Separated from Water

After almost 3 years as a chicken wrangler, I thought I’d pretty much seen our hens at their best and worst.  I know when they are agitated and when they are serene.  I know how they react to dusk, dawn, thunder, lightning, hail, snow, sleet, and sunshine.  By the way, a leaf rake agitates them a TON more than lightning (they just stand around), or hail (they just keep skritching through the yard), or thunder (not their issue).  If they have their basic needs met, they are truly unflappable.  (And yes, I DO think “pun intended” there.)

However, one day a few weeks ago, I tried an experiment with their water supply.  Since it was such a lovely set of days, I set their 5-gallon gravity-fed water container out in the chicken yard, as opposed to in the actual chicken coop.  The girls were out wandering in the chicken yard all day anyway, and they could just swing by the water out in the bright sunlight to sip at their leisure.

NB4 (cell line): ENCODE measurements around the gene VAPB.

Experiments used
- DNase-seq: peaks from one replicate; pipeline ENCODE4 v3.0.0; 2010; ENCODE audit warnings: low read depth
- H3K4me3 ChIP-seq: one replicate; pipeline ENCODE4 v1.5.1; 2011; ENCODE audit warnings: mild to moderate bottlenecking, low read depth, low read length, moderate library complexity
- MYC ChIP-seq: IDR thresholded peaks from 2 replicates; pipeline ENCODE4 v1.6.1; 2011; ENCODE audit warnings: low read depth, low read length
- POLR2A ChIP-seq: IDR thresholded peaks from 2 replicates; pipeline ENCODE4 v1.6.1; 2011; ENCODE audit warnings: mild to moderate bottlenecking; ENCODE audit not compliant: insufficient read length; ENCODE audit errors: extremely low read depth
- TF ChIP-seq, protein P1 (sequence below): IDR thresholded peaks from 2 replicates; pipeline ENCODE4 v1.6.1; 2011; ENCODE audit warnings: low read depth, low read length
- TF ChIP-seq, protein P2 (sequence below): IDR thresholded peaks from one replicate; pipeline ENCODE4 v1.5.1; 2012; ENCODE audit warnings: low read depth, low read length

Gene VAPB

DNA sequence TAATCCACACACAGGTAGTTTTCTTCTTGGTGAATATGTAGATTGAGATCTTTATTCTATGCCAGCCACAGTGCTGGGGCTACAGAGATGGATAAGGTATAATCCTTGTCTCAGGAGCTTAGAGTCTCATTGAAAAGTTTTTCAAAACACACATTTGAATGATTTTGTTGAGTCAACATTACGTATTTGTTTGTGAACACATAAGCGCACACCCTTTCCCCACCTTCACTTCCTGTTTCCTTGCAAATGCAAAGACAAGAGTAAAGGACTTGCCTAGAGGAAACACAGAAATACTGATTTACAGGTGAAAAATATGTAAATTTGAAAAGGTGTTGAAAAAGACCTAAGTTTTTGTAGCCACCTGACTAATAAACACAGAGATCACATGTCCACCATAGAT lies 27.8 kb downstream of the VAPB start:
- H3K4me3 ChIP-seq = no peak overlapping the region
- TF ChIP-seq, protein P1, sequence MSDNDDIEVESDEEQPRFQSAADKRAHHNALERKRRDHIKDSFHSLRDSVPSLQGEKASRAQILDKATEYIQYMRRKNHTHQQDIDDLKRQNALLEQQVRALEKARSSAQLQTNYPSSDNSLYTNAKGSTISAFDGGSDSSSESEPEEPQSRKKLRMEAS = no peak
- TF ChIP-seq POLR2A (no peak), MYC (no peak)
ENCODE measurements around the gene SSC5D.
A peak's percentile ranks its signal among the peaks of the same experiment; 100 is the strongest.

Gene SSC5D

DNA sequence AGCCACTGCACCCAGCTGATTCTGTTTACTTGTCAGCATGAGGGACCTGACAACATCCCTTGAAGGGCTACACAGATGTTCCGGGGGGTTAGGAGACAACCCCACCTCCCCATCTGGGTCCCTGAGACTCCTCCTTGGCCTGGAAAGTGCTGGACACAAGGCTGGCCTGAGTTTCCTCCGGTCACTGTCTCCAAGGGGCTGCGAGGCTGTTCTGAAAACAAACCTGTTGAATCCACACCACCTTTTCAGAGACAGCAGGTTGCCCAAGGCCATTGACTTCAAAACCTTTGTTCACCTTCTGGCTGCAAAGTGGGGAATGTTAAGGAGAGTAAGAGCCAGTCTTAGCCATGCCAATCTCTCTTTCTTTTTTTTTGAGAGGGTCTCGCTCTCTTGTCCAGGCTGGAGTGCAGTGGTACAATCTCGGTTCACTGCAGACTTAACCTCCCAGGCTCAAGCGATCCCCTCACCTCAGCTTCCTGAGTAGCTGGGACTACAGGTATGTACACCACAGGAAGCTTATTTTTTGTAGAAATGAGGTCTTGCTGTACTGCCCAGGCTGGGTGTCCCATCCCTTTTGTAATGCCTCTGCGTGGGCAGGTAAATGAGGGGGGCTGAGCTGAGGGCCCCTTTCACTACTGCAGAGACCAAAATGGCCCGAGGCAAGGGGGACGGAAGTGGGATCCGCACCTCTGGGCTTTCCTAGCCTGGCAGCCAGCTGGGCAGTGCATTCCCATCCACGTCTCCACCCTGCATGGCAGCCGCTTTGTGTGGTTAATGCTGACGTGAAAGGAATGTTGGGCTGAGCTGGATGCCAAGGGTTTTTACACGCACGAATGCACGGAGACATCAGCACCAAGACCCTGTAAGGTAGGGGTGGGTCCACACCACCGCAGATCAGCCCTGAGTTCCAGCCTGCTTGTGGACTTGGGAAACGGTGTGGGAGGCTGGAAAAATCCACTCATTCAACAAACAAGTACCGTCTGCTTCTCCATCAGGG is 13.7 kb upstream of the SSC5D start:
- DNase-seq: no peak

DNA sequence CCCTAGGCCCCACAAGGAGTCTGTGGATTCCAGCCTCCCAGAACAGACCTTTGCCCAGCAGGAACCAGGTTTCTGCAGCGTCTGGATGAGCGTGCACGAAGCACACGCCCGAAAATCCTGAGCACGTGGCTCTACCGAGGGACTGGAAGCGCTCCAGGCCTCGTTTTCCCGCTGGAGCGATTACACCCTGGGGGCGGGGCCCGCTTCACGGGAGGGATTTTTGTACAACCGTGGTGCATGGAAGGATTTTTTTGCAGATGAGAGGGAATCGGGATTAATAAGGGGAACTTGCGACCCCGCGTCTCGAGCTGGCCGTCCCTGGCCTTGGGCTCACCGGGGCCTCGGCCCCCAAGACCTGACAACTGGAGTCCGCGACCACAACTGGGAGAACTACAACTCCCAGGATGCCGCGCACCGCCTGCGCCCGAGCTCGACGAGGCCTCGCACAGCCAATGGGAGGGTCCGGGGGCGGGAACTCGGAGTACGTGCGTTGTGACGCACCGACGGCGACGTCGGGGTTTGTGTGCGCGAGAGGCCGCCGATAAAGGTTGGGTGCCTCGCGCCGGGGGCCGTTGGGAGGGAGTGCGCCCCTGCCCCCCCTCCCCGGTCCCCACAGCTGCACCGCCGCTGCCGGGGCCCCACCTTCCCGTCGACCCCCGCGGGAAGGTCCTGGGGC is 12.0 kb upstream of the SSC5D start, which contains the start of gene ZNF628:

At night, as is their wont, they put themselves to bed on the roost in the coop.  I always go out at dusk or dark to shut the door to the coop.  We’ve never had a problem with predators bothering the hens, but there is a pesky possum (or an ornery opossum – depending what your level of ‘animal labeling puritanism’ is) that comes into the coop and eats the layer pellets.

Rather than move the water back in to the coop, I decided to leave it in the yard and remember to go out first thing and let them back out so they could get a drink early in the morning.  Although I DID go out in the morning, it wasn’t first thing, and they’d gotten thirsty without any recourse.  One of them had pecked into one of the eggs they’d already laid that morning – I guess thinking there was liquid there.  That egg was ruined.  This is the only time – except for the deformed eggs that Steve had been laying for quite some time; those also got pecked, but that was because the shell hadn’t been completely formed – that our hens had tampered with the product of their biological imperative.

I betrayed them.  They trusted me to care for them.  Really, they only ask me for food, water, a place to lay, and a place to sleep.  I learned this:  CARE for your people, your charges, your tribe, your flock.  Commit.  And try not to make excuses when you let them down.